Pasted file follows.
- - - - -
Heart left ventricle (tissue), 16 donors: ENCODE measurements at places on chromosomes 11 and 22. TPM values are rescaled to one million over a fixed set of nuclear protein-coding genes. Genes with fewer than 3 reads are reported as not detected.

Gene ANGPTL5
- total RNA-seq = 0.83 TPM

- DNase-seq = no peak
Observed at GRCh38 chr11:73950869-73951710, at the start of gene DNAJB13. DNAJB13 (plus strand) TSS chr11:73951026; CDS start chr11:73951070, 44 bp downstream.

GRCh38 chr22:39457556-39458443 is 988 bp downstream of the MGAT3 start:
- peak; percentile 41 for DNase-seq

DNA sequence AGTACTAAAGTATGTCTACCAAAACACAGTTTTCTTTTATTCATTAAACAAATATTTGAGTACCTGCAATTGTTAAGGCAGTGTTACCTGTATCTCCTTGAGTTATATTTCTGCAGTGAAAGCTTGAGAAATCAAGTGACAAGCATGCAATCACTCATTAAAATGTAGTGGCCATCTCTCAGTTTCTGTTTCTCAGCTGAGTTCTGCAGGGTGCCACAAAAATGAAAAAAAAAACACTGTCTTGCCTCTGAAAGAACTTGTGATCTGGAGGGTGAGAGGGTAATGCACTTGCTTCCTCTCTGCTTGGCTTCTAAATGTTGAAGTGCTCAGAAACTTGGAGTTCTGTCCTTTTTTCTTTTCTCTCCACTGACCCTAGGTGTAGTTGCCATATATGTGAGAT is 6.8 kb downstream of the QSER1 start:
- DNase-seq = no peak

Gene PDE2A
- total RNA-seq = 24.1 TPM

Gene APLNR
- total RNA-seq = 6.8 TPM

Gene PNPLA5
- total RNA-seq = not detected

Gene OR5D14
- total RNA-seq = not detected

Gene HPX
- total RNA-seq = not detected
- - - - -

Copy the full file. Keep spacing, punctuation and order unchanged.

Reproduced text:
Heart left ventricle (tissue), 16 donors: ENCODE measurements at places on chromosomes 11 and 22. TPM values are rescaled to one million over a fixed set of nuclear protein-coding genes. Genes with fewer than 3 reads are reported as not detected.

Gene ANGPTL5
- total RNA-seq = 0.83 TPM

- DNase-seq = no peak
Observed at GRCh38 chr11:73950869-73951710, at the start of gene DNAJB13. DNAJB13 (plus strand) TSS chr11:73951026; CDS start chr11:73951070, 44 bp downstream.

GRCh38 chr22:39457556-39458443 is 988 bp downstream of the MGAT3 start:
- peak; percentile 41 for DNase-seq

DNA sequence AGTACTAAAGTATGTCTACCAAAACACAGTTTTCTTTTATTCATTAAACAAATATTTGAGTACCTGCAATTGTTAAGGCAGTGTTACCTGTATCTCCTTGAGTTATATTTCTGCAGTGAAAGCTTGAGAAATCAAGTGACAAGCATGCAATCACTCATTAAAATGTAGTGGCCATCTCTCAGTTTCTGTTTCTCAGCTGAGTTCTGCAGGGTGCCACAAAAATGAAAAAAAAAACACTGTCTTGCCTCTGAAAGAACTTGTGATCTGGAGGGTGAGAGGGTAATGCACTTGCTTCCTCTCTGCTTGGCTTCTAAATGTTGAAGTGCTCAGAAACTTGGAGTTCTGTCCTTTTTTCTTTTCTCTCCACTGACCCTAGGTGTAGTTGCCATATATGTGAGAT is 6.8 kb downstream of the QSER1 start:
- DNase-seq = no peak

Gene PDE2A
- total RNA-seq = 24.1 TPM

Gene APLNR
- total RNA-seq = 6.8 TPM

Gene PNPLA5
- total RNA-seq = not detected

Gene OR5D14
- total RNA-seq = not detected

Gene HPX
- total RNA-seq = not detected